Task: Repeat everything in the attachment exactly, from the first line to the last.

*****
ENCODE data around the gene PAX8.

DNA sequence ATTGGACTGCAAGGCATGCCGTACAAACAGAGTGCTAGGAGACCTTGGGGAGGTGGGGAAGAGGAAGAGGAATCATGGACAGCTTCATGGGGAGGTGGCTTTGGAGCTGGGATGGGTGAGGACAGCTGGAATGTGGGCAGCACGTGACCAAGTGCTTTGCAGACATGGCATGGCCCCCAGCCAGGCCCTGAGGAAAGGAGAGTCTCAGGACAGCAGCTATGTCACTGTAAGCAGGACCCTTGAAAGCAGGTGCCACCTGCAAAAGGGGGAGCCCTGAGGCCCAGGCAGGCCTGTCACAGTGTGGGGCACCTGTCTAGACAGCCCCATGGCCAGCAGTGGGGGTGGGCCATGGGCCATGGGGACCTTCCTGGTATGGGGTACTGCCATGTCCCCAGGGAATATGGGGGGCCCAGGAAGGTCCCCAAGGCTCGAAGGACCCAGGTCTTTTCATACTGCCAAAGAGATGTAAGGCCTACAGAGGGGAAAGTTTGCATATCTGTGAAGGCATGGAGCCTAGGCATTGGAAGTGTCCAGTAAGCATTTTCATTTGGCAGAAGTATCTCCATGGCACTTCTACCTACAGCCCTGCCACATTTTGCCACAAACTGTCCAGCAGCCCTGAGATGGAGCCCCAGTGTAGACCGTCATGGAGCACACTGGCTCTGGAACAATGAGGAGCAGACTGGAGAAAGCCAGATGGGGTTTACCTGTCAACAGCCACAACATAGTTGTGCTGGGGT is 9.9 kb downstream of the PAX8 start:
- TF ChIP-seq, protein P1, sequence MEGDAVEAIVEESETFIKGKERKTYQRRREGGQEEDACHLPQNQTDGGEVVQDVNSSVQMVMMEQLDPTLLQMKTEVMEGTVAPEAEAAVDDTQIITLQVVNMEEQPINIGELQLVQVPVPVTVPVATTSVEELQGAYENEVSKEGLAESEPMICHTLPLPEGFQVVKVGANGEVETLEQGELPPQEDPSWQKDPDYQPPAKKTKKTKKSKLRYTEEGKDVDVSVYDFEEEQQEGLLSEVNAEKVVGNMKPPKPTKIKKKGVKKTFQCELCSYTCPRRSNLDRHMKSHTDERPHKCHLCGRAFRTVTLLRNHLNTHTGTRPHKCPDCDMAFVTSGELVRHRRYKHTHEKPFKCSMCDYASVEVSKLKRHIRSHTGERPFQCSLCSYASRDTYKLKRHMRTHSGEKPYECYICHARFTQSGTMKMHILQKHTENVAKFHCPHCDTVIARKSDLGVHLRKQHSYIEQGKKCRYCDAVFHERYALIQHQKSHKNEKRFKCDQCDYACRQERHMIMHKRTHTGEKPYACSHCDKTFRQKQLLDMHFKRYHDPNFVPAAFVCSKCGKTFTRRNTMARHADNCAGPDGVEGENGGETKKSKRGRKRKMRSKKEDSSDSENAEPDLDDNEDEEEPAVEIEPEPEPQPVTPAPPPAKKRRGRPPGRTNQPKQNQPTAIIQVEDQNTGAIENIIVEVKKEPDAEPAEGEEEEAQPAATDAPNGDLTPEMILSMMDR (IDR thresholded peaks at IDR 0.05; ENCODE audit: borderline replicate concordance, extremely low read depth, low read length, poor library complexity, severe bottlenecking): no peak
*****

ENCODE data around the gene PAX8.

DNA sequence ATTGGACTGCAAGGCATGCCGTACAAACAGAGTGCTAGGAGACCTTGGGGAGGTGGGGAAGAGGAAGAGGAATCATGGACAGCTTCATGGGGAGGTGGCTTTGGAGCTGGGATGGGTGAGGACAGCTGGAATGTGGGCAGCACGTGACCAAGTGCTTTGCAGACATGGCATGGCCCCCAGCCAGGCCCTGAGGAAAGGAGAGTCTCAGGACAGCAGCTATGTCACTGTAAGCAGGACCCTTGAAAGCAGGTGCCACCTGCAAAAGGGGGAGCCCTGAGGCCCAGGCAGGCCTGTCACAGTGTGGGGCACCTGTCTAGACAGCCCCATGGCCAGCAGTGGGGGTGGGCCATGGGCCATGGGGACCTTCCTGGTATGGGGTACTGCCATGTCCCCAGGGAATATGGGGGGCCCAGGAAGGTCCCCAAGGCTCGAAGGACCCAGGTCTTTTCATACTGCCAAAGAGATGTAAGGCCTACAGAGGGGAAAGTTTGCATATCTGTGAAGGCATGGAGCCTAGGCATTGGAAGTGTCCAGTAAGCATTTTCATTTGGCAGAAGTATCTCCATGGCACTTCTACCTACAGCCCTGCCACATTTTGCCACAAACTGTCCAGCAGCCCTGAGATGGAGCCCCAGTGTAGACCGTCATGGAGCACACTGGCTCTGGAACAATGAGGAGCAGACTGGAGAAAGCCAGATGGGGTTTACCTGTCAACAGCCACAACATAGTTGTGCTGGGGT is 9.9 kb downstream of the PAX8 start:
- TF ChIP-seq, protein P1, sequence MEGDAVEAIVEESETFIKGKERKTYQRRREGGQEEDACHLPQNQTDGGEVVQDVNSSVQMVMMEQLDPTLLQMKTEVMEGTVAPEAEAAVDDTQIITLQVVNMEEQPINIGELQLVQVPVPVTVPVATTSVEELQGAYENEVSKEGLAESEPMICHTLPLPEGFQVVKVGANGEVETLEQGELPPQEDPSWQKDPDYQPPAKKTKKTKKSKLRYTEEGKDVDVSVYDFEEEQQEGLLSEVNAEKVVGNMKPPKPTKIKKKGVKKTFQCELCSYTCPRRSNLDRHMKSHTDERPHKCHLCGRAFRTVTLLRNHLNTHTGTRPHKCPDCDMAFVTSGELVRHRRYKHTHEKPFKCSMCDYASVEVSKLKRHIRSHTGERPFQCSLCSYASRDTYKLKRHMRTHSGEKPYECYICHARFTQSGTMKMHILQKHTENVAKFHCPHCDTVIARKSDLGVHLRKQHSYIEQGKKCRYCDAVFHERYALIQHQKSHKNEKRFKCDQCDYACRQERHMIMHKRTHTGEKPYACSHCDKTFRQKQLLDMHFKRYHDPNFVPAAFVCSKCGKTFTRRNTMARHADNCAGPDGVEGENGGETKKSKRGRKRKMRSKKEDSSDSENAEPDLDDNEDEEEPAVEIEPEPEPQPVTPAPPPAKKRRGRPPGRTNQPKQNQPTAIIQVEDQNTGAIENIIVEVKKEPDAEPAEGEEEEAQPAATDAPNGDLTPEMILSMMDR (IDR thresholded peaks at IDR 0.05; ENCODE audit: borderline replicate concordance, extremely low read depth, low read length, poor library complexity, severe bottlenecking): no peak